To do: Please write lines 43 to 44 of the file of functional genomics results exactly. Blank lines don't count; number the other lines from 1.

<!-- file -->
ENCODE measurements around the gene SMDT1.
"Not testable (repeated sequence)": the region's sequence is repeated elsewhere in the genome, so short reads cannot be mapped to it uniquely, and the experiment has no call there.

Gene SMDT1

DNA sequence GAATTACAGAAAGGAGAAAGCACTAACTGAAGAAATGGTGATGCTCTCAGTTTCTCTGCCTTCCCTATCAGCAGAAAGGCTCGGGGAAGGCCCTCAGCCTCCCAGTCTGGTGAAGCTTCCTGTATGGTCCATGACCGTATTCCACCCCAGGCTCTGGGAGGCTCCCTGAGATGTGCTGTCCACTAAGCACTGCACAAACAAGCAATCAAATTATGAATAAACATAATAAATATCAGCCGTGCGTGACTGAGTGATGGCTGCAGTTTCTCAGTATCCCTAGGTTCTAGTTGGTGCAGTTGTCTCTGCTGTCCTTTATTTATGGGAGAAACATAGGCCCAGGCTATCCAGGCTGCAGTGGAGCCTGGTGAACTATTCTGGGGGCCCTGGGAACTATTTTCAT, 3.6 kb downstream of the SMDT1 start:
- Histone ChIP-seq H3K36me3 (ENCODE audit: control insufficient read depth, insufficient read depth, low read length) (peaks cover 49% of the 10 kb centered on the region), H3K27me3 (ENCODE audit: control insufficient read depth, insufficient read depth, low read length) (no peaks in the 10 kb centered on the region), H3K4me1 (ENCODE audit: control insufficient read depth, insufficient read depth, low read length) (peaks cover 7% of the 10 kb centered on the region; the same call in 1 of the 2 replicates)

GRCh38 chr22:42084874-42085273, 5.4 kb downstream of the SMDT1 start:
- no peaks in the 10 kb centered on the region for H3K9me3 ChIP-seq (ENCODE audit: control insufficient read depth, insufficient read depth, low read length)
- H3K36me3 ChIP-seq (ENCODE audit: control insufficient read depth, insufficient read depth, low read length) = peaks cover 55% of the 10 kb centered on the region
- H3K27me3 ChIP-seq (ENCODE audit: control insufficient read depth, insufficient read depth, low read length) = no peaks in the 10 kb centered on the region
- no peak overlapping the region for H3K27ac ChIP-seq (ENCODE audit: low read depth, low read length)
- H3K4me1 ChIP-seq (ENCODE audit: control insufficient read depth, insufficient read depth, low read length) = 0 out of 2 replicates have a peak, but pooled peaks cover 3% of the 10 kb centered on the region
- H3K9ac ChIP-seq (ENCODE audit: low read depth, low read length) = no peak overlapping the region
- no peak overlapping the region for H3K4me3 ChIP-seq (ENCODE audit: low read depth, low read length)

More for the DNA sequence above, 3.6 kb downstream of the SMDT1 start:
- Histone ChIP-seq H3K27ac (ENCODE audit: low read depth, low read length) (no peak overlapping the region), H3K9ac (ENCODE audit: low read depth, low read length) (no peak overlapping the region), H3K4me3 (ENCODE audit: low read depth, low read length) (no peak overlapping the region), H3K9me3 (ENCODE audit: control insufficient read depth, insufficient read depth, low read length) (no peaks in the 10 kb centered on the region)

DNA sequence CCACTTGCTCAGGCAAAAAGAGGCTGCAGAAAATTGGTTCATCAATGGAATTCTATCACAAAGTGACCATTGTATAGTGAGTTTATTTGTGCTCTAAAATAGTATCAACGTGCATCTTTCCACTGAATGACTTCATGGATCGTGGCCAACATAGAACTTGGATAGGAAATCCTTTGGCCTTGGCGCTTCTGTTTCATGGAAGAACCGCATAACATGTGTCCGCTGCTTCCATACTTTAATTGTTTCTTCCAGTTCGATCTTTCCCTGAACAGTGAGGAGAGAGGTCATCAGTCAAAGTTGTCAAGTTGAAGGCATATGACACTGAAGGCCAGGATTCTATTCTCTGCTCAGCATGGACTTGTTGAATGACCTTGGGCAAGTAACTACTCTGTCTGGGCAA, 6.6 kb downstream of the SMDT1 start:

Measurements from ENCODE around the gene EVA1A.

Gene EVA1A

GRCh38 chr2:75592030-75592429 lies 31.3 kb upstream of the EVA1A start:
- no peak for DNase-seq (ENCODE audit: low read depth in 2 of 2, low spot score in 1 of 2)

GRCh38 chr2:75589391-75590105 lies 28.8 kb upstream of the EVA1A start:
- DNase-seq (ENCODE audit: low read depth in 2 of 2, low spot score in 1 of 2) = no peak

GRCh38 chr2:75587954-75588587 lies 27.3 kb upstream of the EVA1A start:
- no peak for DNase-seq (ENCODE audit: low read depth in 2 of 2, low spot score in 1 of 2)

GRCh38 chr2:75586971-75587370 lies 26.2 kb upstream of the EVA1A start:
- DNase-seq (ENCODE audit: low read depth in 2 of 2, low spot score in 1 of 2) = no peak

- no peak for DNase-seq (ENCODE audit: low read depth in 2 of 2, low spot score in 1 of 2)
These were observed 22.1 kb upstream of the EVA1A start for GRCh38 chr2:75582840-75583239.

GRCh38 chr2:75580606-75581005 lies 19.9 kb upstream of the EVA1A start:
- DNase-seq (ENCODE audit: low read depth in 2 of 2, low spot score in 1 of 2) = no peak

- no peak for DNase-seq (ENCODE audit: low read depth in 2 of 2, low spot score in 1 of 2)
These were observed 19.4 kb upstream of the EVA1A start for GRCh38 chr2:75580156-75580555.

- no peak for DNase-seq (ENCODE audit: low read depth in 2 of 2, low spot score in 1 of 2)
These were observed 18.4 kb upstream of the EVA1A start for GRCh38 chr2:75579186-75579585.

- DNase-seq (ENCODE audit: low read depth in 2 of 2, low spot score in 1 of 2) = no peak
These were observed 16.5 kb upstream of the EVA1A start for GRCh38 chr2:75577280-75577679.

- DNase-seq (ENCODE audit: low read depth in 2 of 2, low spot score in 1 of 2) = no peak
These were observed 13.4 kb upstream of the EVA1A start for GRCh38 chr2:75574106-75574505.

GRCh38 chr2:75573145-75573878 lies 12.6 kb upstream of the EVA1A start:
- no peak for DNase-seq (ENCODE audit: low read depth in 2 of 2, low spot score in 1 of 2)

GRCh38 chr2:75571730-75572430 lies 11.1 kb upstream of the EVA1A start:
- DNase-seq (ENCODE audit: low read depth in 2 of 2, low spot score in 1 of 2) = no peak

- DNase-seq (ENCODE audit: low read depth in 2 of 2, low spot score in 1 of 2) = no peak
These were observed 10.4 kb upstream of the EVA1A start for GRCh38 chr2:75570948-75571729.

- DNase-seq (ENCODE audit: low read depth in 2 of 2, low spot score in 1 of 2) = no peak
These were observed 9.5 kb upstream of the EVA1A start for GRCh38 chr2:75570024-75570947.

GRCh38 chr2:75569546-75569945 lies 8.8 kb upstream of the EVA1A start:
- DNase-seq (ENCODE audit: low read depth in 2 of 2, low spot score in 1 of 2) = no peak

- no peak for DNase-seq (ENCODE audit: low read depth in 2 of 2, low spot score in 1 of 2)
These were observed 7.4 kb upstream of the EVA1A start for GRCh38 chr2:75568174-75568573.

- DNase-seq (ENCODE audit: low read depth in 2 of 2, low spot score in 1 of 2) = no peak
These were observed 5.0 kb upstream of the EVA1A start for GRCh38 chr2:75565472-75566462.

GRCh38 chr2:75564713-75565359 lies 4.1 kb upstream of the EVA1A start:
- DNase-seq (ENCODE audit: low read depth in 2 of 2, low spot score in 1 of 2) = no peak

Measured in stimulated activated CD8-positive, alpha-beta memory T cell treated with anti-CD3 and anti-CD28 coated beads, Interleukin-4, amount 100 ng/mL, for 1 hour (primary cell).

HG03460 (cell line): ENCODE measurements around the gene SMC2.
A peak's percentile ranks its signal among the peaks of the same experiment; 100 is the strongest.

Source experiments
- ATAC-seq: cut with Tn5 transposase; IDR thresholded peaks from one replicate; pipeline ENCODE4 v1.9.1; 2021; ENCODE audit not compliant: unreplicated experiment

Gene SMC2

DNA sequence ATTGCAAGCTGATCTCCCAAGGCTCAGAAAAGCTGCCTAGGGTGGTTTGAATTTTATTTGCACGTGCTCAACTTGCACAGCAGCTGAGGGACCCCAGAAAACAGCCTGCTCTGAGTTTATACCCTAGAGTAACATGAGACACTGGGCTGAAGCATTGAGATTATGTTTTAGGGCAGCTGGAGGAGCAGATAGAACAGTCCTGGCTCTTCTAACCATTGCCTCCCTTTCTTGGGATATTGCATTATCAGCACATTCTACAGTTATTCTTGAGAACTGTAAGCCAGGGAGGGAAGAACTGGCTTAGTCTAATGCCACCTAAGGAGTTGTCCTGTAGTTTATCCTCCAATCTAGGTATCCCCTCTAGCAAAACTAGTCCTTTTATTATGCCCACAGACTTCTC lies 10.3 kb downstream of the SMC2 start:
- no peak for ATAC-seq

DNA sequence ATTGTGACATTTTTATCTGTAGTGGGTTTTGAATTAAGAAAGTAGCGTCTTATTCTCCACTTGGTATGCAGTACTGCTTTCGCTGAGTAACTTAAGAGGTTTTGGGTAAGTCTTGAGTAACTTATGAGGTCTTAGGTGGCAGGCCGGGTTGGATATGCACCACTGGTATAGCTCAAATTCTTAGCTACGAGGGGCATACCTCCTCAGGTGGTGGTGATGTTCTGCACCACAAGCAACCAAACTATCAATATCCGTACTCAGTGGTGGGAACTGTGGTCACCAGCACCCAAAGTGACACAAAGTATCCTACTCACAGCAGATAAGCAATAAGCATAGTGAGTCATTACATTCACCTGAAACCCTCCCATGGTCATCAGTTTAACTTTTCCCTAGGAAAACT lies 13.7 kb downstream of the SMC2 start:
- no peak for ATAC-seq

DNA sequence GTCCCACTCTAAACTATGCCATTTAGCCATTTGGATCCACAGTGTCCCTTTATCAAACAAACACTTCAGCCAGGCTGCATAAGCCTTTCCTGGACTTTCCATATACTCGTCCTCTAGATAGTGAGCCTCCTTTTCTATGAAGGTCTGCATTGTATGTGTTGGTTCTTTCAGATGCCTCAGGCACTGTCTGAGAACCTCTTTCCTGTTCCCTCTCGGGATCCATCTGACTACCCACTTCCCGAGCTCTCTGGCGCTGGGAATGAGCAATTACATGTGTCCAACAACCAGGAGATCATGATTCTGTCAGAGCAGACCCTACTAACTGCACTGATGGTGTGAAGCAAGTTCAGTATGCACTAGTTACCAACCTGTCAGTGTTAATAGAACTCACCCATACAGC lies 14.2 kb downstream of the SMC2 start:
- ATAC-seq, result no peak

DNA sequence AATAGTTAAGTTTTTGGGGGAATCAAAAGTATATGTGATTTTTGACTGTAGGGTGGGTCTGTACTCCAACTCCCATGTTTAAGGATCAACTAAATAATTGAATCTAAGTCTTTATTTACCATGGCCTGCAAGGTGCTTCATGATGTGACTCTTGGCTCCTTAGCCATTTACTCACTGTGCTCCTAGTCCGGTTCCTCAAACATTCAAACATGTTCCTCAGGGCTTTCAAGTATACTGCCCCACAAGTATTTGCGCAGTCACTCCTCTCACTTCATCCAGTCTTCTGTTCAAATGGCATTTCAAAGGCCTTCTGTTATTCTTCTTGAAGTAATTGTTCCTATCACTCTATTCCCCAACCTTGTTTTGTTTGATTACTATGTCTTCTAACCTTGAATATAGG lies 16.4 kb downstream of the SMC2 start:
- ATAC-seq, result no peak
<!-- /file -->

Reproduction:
- DNase-seq (ENCODE audit: low read depth in 2 of 2, low spot score in 1 of 2) = no peak
These were observed 10.4 kb upstream of the EVA1A start for GRCh38 chr2:75570948-75571729.